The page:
Yesterday’s federal budget left Yukon MP Larry Bagnell scratching his head.
“It’s a status-quo budget with almost nothing new,” he said. “The good news is that the programs that were working in the past will continue. But the major problems in the North that people wanted addressed won’t be addressed this time around.”
Federal infrastructure money will continue to pour into the territory, meaning that the good times will continue to roll for the territory’s construction contractors.
And government workers will be relieved to hear that the Conservative government has no plans to raid their pensions, as unions warned one week ago.
But a spending freeze in the federal civil service, which employs about 300 Yukoners, means “there will be cutbacks related to federal government programs in the North,” said Bagnell. Inflation and growing federal salaries mean the freeze is effectively a spending cut.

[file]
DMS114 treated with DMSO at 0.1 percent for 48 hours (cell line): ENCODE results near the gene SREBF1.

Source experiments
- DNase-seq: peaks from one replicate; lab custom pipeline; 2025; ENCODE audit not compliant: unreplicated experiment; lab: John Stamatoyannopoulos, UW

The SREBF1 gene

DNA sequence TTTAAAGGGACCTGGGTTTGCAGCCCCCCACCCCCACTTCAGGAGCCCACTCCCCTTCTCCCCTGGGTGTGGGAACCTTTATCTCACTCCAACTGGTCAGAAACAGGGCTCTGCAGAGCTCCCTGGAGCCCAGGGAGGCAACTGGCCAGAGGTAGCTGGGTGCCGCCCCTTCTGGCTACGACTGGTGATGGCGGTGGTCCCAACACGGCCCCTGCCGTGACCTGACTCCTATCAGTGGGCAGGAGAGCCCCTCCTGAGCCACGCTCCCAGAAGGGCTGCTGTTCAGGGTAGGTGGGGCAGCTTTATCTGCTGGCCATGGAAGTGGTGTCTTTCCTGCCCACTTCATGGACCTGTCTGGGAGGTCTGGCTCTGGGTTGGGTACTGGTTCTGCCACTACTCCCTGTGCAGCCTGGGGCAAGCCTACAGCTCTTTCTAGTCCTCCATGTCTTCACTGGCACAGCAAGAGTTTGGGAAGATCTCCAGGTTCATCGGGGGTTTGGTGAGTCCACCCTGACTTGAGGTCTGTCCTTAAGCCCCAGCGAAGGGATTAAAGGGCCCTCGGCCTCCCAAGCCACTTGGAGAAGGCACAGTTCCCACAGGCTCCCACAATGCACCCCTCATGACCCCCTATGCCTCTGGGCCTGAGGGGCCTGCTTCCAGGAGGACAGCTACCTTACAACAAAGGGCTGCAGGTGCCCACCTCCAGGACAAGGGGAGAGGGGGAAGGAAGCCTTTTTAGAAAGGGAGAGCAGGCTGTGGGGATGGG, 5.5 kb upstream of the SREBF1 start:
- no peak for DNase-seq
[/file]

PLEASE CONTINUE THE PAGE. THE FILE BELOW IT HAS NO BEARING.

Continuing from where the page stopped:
Ottawa will also continue to provide the territories with $30 million annually to top-up health care funding for the next two years. It was feared that this five-year program would be cut, leaving the Yukon in the lurch.
With Parliament prorogued, Bagnell held a meeting in Ottawa last month to discuss northern issues that resulted in a long list of problems he says the federal government ought to fix.
More affordable housing, a new push to resolve outstanding land-claim negotiations, more help for alcoholics and drug addicts, and plans to adapt to climate change are all needed in the North, and the federal government should do more to help, said Bagnell.